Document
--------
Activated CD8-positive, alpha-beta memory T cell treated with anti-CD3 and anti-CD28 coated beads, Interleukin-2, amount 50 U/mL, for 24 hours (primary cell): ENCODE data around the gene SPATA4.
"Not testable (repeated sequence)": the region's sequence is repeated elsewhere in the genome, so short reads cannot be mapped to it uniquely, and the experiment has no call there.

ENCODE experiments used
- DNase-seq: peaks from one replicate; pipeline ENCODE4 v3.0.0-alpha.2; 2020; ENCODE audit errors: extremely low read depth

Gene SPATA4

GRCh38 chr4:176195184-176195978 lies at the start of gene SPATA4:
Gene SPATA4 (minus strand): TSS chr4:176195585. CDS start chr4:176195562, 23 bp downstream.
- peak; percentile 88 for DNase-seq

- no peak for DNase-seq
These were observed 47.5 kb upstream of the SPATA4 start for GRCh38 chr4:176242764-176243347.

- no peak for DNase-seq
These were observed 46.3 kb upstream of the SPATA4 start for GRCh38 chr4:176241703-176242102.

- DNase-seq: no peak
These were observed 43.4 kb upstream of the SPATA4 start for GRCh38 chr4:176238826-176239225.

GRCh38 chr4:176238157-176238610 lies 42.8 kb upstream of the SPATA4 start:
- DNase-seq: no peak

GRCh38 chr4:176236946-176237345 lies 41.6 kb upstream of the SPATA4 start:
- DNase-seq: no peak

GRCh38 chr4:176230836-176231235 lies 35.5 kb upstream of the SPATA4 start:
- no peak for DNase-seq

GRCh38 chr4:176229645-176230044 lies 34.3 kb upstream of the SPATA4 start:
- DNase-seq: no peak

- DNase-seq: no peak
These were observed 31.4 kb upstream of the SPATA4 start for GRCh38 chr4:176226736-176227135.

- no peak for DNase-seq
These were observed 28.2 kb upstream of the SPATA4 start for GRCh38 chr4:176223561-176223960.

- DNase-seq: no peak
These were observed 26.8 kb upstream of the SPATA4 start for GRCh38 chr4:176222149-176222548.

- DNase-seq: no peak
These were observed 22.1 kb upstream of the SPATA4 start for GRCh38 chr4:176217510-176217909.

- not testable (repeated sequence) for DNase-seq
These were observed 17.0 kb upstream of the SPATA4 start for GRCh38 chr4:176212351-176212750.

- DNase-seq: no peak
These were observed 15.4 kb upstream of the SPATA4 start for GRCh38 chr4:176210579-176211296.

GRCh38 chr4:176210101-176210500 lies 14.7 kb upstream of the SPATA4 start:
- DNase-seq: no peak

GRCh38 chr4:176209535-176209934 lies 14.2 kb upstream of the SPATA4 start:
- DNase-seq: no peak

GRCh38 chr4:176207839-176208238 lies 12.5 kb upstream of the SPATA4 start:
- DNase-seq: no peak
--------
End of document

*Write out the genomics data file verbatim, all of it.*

Activated CD8-positive, alpha-beta memory T cell treated with anti-CD3 and anti-CD28 coated beads, Interleukin-2, amount 50 U/mL, for 24 hours (primary cell): ENCODE data around the gene SPATA4.
"Not testable (repeated sequence)": the region's sequence is repeated elsewhere in the genome, so short reads cannot be mapped to it uniquely, and the experiment has no call there.

ENCODE experiments used
- DNase-seq: peaks from one replicate; pipeline ENCODE4 v3.0.0-alpha.2; 2020; ENCODE audit errors: extremely low read depth

Gene SPATA4

GRCh38 chr4:176195184-176195978 lies at the start of gene SPATA4:
Gene SPATA4 (minus strand): TSS chr4:176195585. CDS start chr4:176195562, 23 bp downstream.
- peak; percentile 88 for DNase-seq

- no peak for DNase-seq
These were observed 47.5 kb upstream of the SPATA4 start for GRCh38 chr4:176242764-176243347.

- no peak for DNase-seq
These were observed 46.3 kb upstream of the SPATA4 start for GRCh38 chr4:176241703-176242102.

- DNase-seq: no peak
These were observed 43.4 kb upstream of the SPATA4 start for GRCh38 chr4:176238826-176239225.

GRCh38 chr4:176238157-176238610 lies 42.8 kb upstream of the SPATA4 start:
- DNase-seq: no peak

GRCh38 chr4:176236946-176237345 lies 41.6 kb upstream of the SPATA4 start:
- DNase-seq: no peak

GRCh38 chr4:176230836-176231235 lies 35.5 kb upstream of the SPATA4 start:
- no peak for DNase-seq

GRCh38 chr4:176229645-176230044 lies 34.3 kb upstream of the SPATA4 start:
- DNase-seq: no peak

- DNase-seq: no peak
These were observed 31.4 kb upstream of the SPATA4 start for GRCh38 chr4:176226736-176227135.

- no peak for DNase-seq
These were observed 28.2 kb upstream of the SPATA4 start for GRCh38 chr4:176223561-176223960.

- DNase-seq: no peak
These were observed 26.8 kb upstream of the SPATA4 start for GRCh38 chr4:176222149-176222548.

- DNase-seq: no peak
These were observed 22.1 kb upstream of the SPATA4 start for GRCh38 chr4:176217510-176217909.

- not testable (repeated sequence) for DNase-seq
These were observed 17.0 kb upstream of the SPATA4 start for GRCh38 chr4:176212351-176212750.

- DNase-seq: no peak
These were observed 15.4 kb upstream of the SPATA4 start for GRCh38 chr4:176210579-176211296.

GRCh38 chr4:176210101-176210500 lies 14.7 kb upstream of the SPATA4 start:
- DNase-seq: no peak

GRCh38 chr4:176209535-176209934 lies 14.2 kb upstream of the SPATA4 start:
- DNase-seq: no peak

GRCh38 chr4:176207839-176208238 lies 12.5 kb upstream of the SPATA4 start:
- DNase-seq: no peak